• ¾ cup of pizza or tomato sauce
  • 1 tsp. dried oregano
  • Thin onion slices
  • Thin sweet pepper slices
  • Thin jalapeño slices (optional)
  • Sliced ripe black olives
  • 2 cups shredded well-aged cheddar or other hard cheese (You can use traditional mozzarella but hard cheeses are reputed as being more beneficial to good health.)
  • ¼ cup shredded hard Parmesan cheese
  • 10 small anchovies (There should be about 10 in a typical small tin.)

Sprinkle yeast over the warm water and let stand until foamy. Stir in the salt, sugar, and oil. Slowly stir in enough of the flour to make a non-sticky dough. Turn out onto a floured surface and knead until smooth, about three minutes. Put in a greased bowl, turn to grease all sides, cover and set in a warm place to rise until doubled in bulk, about 40 minutes. Punch down, press dough into a greased pizza pan. Spread sauce over top, sprinkle with oregano, scatter on toppings in any amount you please, top with cheese, arrange anchovies so each slice gets one. Bake in a preheated 450° F oven for 35 to 40 minutes or until the crust is golden and top is bubbly.

Napoli pizza ready for the oven and serving — this is a dish even kids love.

Shrimp and anchovy Caesar kale salad:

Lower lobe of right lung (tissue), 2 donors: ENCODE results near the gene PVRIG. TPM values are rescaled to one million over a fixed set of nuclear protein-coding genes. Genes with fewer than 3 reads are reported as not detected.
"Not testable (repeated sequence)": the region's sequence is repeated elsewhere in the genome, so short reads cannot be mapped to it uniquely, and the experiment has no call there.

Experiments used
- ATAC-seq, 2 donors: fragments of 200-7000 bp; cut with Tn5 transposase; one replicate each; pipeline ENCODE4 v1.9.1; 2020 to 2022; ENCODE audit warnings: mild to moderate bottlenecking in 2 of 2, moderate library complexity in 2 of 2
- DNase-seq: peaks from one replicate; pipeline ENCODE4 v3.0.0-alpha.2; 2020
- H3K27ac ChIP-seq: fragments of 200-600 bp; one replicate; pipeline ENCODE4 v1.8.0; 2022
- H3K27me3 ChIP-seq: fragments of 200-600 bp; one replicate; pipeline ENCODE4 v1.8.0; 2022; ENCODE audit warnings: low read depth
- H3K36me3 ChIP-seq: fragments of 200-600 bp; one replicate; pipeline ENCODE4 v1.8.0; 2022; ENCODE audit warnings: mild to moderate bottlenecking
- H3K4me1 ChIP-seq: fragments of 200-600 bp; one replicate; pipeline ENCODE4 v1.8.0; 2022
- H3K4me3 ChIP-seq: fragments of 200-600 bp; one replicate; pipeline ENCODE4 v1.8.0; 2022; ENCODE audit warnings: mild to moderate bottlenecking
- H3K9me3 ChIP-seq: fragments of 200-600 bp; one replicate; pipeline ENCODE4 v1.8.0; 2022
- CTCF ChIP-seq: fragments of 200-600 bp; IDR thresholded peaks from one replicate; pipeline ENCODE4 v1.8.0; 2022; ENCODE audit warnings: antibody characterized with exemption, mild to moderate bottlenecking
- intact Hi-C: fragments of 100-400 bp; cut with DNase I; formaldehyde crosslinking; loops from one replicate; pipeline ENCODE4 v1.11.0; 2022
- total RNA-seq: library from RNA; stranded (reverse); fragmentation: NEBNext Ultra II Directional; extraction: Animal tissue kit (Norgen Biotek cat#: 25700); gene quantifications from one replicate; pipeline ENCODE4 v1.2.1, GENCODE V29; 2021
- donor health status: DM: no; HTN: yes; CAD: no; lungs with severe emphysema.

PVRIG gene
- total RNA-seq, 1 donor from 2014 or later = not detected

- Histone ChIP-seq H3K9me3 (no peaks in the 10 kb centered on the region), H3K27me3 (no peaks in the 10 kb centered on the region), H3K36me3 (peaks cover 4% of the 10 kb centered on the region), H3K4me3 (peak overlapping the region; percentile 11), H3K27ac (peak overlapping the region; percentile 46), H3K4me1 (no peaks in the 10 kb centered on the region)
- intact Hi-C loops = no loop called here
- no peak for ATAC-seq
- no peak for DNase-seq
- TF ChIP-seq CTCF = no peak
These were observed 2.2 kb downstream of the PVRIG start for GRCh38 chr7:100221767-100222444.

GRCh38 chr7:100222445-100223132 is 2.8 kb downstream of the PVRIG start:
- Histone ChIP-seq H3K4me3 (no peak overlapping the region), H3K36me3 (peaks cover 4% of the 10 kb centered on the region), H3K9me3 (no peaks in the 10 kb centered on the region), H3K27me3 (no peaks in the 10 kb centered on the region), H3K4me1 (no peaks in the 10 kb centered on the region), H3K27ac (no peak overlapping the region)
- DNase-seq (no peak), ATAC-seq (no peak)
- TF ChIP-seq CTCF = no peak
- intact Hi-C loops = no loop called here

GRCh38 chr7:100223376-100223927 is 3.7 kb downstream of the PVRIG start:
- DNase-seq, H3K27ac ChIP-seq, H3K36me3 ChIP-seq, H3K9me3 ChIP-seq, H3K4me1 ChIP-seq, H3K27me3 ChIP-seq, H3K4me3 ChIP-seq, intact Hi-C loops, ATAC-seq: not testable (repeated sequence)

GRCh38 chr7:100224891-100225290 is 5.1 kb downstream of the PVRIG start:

Here’s a delectable salad that dishes up a triple-dose of goodness! Serves 4

  • 1 salad bowl of washed kale, tough stems removed, cut into ribbons (save stalks for stockpot)


  • ¼ cup extra virgin olive oil
  • 5 cloves mashed garlic (another immune booster)
  • 3 Tbsp. lemon juice
  • 1 Tbsp. Worcestershire sauce
  • 1 soft boiled egg (Boil about two minutes then immediately plung into cold water. In the old days raw eggs were used in Caesar dressing but it is safer to boil them gently before using.)
  • 2 Tbsp. anchovy paste
  • Shake of black pepper
  • ¼ cup (plus extra for garnishing) shredded hard Parmesan cheese
  • 1 cup garlic croutons


  • 20 large cooked shrimp
  • 2 cloves mashed garlic
  • Juice of half a lemon
  • Extra shredded Parmesan
  • Lemon slices

In a small bowl, mix dressing ingredients and put in the fridge until ready to toss. Put the cooked shrimp into a bowl with the garlic and lemon juice. Marinate in the fridge for at least an hour. To serve, pour dressing over kale and croutons and toss. Divvy up into salad bowls, top with the shrimp, sprinkle on some extra shredded Parmesan, and garnish with a lemon slice.